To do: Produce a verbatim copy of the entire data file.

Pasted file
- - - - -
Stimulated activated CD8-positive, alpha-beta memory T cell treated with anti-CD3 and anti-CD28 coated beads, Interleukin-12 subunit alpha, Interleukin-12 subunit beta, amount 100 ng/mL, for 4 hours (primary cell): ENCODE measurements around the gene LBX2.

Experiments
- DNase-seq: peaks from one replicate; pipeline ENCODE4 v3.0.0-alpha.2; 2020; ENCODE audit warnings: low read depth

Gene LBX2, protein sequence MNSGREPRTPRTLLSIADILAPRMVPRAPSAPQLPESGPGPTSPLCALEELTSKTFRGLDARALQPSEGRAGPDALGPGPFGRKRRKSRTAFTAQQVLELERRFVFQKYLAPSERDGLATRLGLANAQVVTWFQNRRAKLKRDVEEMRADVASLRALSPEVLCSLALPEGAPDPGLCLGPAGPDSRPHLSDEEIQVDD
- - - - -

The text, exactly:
Stimulated activated CD8-positive, alpha-beta memory T cell treated with anti-CD3 and anti-CD28 coated beads, Interleukin-12 subunit alpha, Interleukin-12 subunit beta, amount 100 ng/mL, for 4 hours (primary cell): ENCODE measurements around the gene LBX2.

Experiments
- DNase-seq: peaks from one replicate; pipeline ENCODE4 v3.0.0-alpha.2; 2020; ENCODE audit warnings: low read depth

Gene LBX2, protein sequence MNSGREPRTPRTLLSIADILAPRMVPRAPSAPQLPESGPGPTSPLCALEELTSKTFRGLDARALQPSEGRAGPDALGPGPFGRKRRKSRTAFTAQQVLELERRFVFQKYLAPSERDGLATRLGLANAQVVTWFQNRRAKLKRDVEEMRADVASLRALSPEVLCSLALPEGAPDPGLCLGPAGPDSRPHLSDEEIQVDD